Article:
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Gossiping Is Good

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https://www.theatlantic.com/magazine/archive/2018/07/gossip-is-good/561737/

theatlantic.com

Gossiping Is Good
Despite gossip's dodgy reputation, a surprisingly small share of it-as little as 3 to 4 percent-is actually malicious. [4] And even that portion can bring people together. Researchers at the University of Texas and the University of Oklahoma found that if two people share negative feelings about a third person, they are likely to feel closer to each other than they would if they both felt positively about him or her.

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The Bad Reputation

Generally, gossiping has a bad reputation. It is called the faceless demon that breaks hearts and ruins careers. It is also termed as the three-pronged tongue that kills the teller, listener, and t...

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Facts About Gossip

Gossip is malicious only 3 to 4 percent of times and seems to bring people together, as when two people talk about a third one, having a common 'adversary' creates a bond between them.

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The Good Side of Gossiping

The Good Side of Gossiping

Gossip can make us better people, according to some researchers.

  • Positive gossip inspires people while negative gossip makes people proud of themselves.
  • People learn about themse...

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Idle Chatter

Gossiping and Idle Chatter are important flavors of our use of language, that give us a sense of shared identity and bonding, making us grow more aware of our environment.

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SIMILAR ARTICLES & IDEAS:

The Negatives Of Gossiping

If you gossip negative things, like insulting someone or talking down their achievements, it may put both you and the person you are talking to at risk of losing the group’s trust and eac...

It's Not All Bad

Spontaneous trait transference works with positive talk. If you're discussing someone and you describe them as kind and generous, people are more likely to see you that way too.

Small talk and gossip help us build and analyze the relationships we have with other people, as well as work out each other's social standings and traits.

We’re Wired To Gossip

People's names trigger the brain in a unique way so you can recall information about them. Gossip works as training for the information gathering capacities of the brain.

Research also found that people were much better at processing information about people they had just met if they had large social groups. By talking with and about people more often, they were using those parts of their brains regularly.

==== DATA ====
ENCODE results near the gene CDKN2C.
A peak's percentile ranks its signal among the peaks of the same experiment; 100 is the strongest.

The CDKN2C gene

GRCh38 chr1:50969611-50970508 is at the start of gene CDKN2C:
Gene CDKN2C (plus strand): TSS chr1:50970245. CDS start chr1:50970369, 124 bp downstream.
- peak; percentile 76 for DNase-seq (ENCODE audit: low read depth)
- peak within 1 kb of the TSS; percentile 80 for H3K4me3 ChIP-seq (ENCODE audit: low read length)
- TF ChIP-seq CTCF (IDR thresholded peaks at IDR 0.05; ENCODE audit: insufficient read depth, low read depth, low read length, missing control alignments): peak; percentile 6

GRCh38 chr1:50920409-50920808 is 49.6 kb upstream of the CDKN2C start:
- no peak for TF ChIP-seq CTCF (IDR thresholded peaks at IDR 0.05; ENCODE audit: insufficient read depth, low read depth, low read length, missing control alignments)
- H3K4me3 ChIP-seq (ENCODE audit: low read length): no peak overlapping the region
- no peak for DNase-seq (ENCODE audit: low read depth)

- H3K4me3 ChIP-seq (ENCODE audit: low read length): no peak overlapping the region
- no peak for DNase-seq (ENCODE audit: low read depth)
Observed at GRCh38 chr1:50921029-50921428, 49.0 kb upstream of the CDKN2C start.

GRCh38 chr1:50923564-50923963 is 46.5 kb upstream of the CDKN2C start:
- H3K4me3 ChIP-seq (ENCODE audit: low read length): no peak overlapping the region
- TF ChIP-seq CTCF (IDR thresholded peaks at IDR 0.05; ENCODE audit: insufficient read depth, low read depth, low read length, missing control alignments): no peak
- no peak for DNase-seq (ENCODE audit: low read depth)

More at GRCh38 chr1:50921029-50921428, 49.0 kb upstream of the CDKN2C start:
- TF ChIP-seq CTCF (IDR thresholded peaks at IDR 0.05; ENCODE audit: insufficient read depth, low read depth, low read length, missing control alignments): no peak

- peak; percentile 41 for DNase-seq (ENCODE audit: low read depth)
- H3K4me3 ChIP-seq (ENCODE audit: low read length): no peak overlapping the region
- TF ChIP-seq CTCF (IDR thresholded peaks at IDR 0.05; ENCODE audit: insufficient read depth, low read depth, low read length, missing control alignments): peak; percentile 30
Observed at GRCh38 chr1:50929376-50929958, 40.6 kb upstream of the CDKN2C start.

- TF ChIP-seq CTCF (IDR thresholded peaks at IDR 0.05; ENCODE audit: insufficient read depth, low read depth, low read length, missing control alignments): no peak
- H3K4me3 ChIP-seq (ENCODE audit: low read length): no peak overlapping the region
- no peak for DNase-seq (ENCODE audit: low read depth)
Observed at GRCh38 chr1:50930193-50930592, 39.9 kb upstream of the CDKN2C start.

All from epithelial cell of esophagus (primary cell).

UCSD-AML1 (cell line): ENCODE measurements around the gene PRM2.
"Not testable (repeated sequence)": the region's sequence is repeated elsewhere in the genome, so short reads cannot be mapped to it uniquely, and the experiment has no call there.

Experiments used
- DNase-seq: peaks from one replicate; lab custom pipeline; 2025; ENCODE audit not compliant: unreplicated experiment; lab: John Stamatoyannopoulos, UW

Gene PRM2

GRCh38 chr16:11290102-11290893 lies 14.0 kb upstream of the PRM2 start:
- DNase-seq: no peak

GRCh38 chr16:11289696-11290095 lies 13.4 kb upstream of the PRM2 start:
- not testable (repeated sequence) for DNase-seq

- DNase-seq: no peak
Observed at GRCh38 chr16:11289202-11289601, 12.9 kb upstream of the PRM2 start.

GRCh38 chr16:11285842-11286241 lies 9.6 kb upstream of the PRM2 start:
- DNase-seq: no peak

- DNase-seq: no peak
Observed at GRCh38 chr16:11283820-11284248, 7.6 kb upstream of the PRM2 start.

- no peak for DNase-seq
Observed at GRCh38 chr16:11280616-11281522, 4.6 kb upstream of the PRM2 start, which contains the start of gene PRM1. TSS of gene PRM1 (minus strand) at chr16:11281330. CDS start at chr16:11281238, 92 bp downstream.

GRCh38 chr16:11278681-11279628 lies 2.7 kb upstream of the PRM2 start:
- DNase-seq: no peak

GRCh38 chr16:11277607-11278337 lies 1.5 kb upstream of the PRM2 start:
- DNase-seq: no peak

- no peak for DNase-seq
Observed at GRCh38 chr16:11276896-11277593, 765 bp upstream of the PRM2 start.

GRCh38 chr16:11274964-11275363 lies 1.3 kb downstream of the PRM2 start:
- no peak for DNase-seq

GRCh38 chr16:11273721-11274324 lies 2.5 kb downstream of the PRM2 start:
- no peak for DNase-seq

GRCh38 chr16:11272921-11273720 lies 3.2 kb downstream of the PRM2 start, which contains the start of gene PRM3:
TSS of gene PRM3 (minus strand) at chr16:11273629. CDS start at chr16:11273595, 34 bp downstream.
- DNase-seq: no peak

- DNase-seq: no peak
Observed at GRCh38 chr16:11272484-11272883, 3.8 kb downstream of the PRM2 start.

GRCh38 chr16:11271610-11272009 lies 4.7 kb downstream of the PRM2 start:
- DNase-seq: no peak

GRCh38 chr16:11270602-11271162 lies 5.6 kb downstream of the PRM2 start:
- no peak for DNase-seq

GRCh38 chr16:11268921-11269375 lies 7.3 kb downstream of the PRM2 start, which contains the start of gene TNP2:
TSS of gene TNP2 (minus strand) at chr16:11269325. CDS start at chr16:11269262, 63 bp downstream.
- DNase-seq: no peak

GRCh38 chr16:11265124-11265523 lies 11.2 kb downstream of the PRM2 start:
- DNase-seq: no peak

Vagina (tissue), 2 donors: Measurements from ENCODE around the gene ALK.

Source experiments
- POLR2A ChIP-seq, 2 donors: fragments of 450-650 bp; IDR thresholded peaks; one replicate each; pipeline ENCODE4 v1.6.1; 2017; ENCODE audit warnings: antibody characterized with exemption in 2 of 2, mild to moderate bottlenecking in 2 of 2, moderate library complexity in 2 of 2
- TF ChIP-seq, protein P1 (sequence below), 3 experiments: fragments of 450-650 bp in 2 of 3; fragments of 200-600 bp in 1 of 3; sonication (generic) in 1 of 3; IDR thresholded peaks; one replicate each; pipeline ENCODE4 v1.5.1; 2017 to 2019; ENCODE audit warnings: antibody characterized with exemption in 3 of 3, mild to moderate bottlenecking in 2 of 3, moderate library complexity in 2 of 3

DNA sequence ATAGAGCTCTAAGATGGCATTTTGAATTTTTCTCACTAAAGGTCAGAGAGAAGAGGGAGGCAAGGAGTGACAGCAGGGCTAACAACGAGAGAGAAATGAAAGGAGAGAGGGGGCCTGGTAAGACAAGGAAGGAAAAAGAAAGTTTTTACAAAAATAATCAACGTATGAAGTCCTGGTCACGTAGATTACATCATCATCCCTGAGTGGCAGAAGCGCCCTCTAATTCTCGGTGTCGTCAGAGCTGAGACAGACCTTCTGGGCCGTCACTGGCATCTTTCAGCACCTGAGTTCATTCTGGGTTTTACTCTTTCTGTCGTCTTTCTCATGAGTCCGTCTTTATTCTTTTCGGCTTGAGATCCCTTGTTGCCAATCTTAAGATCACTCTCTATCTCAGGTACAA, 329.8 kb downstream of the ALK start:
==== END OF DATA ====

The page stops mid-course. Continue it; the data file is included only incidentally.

Being Relatable

Knowing that others have flaws makes them more relatable. It makes them feel more likable and less intimidating, as they are just as vulnerable to the harsh realities of life as you.

Empowered By Having Personal Information

When we gossip, we gain “social capital” -- a secret weapon of sorts over those around us.

Even if we have no intention of using information in a harmful manner, simply having the information is satisfying.

Feeling Accepted

It is a human trait to desire companionship and relationships so we value our acceptance and social placement. When we know things about others, it makes us feel included.

Participating in the ongoing conversations your peers have is an element of your favorable reception in the herd.

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Policing Behavior

Gossiping is a good way of identifying friends and foes. We are either judge, jury or executioner when we gossip — and we use the information we cull to keep immoral influences at arm's leng...

Keeping Us Safe

We ensure our well-being by exchanging information about the world around us (and the potential dangers it contains) with as many people as possible.

Building Social Bonds

Gossip is a key social skill that helps ensure our healthy integration into human society. 

Gossiping with somebody is a way of bringing people closer within your social group, checking that they share your views, and bonding over shared positions and judgements. The people you gossip most with, therefore, are the ones with whom you're the closest.

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